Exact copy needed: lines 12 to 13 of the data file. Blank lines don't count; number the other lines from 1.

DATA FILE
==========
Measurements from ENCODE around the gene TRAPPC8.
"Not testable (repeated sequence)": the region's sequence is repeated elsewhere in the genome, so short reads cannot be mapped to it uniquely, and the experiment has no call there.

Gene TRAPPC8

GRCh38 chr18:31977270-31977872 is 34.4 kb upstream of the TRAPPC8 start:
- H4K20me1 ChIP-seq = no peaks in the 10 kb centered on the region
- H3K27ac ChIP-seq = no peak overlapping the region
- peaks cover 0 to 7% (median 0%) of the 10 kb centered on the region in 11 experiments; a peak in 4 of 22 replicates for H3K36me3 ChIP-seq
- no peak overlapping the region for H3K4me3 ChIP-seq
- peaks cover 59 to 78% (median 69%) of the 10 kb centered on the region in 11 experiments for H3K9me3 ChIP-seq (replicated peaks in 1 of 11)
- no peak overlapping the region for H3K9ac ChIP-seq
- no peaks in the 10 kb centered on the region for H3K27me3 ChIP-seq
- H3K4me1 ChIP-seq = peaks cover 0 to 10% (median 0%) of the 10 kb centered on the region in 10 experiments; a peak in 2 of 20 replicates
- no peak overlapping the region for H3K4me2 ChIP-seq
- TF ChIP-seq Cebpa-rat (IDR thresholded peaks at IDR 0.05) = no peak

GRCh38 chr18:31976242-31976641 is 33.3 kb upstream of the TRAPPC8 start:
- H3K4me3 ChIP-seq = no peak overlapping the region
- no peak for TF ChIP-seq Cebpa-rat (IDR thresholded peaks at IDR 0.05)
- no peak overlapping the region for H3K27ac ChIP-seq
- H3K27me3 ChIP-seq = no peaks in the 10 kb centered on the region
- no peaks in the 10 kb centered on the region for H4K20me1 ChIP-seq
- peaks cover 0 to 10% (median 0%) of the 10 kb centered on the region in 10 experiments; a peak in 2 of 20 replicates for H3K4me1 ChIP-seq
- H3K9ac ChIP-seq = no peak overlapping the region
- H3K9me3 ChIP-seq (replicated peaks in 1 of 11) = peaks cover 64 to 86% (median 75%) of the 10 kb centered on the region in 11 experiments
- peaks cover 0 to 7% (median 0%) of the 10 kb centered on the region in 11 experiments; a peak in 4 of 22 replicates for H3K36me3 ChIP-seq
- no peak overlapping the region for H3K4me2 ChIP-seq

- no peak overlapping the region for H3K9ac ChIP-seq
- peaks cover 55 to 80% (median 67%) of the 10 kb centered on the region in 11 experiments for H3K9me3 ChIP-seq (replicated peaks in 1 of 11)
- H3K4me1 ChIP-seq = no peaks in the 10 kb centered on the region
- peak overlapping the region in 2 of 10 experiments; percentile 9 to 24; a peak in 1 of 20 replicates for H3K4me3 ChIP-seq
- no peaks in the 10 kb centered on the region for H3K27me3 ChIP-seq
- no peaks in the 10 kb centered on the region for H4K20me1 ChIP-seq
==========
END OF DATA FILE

- H3K4me1 ChIP-seq = peaks cover 0 to 10% (median 0%) of the 10 kb centered on the region in 10 experiments; a peak in 2 of 20 replicates
- no peak overlapping the region for H3K4me2 ChIP-seq